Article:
Senior Katherine Martinez Advocates for the Disability Community


Kayleen Kim

Senior Molly Lamon-Paredes listens to senior Katherine Martinez while they sit together during lunch, going over the reinforcement list, a method of positive behavioral reinforcement for those with disabilities.

Every morning, senior Katherine Martinez encourages senior Molly Lamon-Paredes, a student with autism, to go on a walk around campus to pump up Lamon-Paredes’ day. Martinez’s drive to connect with Lamon-Paredes was inspired by her own experiences with neurodivergence.

When Martinez was diagnosed with ADHD at 7 years old, Martinez said it came as no surprise to her. Martinez was a slow reader who was often distracted and easily bored. While other kids were able to enjoy themselves and focus in class, she was struggling to the point where she needed two teachers to support her.

“My disability made me feel like an outsider,” Martinez said. “Eventually, I started seeing unfairness within the disability community. I knew there was a stigma against special education students that separated them from the rest of the school and had witnessed firsthand the mean comments spoken towards them.”

Martinez is currently the teacher’s assistant for education specialist and co-department chair Melody Resendez and met Lamon-Parades in Resendez’s special education class. As an advocate for the disability community, Martinez first became a teacher’s assistant for education specialist Desiree De Santos-Shaffers’ special education class in 2021, which allowed her to delve into first-hand communication with severe-moderate students with disabilities.

“I mentioned to Mrs. Melody at the beginning of the year that I’ve been interested in my career as a special education teacher, anything to do with the disability community and special education,” Martinez said. “She’s been trying to get me out of my comfort zone because I used to also be a shy, timid person, and being in an environment where you have to obviously socialize with the students, teachers and be involved with a lot of things.”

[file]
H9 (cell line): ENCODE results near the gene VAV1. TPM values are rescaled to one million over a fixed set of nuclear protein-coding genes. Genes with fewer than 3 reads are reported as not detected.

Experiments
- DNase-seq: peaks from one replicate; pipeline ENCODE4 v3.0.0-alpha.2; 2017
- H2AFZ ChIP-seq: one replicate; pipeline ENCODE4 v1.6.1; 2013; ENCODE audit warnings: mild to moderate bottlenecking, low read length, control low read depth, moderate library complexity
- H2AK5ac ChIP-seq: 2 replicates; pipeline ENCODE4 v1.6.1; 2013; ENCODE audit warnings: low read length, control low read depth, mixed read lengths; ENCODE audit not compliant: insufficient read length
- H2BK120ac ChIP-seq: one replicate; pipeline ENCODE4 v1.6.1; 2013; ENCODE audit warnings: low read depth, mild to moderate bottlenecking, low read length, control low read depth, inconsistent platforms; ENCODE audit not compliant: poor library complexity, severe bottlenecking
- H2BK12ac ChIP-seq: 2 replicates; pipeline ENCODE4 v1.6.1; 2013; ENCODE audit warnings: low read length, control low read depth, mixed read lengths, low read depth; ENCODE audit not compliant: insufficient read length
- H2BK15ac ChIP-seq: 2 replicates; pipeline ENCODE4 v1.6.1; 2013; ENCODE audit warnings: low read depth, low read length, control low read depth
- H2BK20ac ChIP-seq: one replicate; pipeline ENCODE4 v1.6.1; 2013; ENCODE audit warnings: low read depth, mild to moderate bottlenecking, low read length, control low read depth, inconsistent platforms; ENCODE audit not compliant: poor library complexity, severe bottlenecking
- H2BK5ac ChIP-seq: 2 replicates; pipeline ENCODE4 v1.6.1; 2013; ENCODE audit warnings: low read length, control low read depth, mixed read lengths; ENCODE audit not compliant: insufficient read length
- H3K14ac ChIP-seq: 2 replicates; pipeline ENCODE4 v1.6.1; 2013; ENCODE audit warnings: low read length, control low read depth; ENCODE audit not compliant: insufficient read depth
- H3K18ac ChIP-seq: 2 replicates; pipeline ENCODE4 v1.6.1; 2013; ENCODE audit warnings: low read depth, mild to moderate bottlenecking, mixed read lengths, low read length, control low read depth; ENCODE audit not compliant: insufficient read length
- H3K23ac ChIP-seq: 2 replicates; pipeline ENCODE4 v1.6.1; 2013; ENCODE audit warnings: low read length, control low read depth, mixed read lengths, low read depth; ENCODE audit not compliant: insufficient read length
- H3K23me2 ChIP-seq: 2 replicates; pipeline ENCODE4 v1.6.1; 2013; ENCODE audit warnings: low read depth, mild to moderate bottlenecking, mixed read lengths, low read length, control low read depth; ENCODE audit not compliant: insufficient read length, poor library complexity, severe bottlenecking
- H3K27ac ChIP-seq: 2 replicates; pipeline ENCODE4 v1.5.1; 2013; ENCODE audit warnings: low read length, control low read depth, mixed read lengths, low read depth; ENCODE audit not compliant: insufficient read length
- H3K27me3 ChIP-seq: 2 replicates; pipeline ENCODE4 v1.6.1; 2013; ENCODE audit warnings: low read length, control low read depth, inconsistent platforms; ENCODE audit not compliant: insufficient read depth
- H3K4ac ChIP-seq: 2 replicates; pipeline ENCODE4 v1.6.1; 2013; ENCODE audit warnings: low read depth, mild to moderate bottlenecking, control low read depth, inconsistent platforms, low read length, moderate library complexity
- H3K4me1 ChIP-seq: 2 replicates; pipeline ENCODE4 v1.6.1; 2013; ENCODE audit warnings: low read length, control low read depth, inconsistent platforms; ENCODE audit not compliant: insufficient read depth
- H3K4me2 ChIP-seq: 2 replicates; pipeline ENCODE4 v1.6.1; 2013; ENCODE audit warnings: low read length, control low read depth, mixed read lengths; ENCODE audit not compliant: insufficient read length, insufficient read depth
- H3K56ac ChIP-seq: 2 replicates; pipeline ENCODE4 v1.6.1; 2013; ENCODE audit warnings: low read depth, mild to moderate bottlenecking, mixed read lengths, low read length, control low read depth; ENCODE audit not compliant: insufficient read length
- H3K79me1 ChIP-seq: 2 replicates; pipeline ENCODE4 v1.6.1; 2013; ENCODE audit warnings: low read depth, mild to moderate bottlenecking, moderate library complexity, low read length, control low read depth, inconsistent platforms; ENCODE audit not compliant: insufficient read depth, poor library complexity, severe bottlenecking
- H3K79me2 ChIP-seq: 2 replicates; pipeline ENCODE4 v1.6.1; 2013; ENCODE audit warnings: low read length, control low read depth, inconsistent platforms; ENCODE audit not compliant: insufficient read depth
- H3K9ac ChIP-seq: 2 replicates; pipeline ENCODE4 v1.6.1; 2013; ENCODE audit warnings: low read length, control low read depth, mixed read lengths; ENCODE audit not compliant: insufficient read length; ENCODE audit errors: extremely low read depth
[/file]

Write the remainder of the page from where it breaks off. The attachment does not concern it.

Martinez’s siblings, Ibsen Martinez and Elliot Martinez, have autism and down syndrome, respectively. Katherine Martinez said that Ibsen Martinez often feels secluded from the community.

“I can’t speak for him, but what he tells me is that it’s hard for him to make friends, which I kind of was like that when I was like 8 years old,” Katherine Martinez said. “I kind of felt like what he’s feeling like, ‘why is this so hard to make friends? It’s so uncomfortable? I just can’t because I’m different.’ Knowing what this inclusion felt like made me want to take action and create real change in my community.”

During Martinez’s sophomore year, she joined Bulldog Crew, a club geared toward kindling friendships between general and special education students. She introduced projects to the club in her second year of involvement, including coordinating club events and assisting with academic and social development. One of Martinez’s main goals was to build a community filled with love, kindness and inclusion by inviting new members into the club.

“Without a doubt, my contributions were fruitful, the students and members had a wonderful time doing these activities and I helped the club gain 30 new members,” Martinez said.

After gaining more hands-on experience, Martinez applied for the Rising Above Disabilities camp, a volunteer-run nonprofit organization that pairs a special needs person with a high school student to form a bond, according to Martinez. Although the results have not come out, expected to come out in late May, Martinez said she hopes to foster a unique relationship and convey her understanding to a special needs student, just like her.

Martinez is pursuing a career as a behavioral interventionist. BIs collect data on students’ goals and work one-on-one with students, in which they typically support students in achieving those goals. Martinez’s current job as the teacher’s assistant helps her with this as she learns what types of data are stronger; thanks to Resendez’s encouragement and guidance as a teacher, Martinez was able to find her career path.

“Mrs. Melody told me how special education or being a special education teacher can be difficult at times, but it’s really rewarding,” Martinez said. “The most rewarding thing is that I’m able to be there, not just as a TA but as a friend and a family for the students and the teacher and supporting the teacher as well, and you’re just there to watch the students grow.”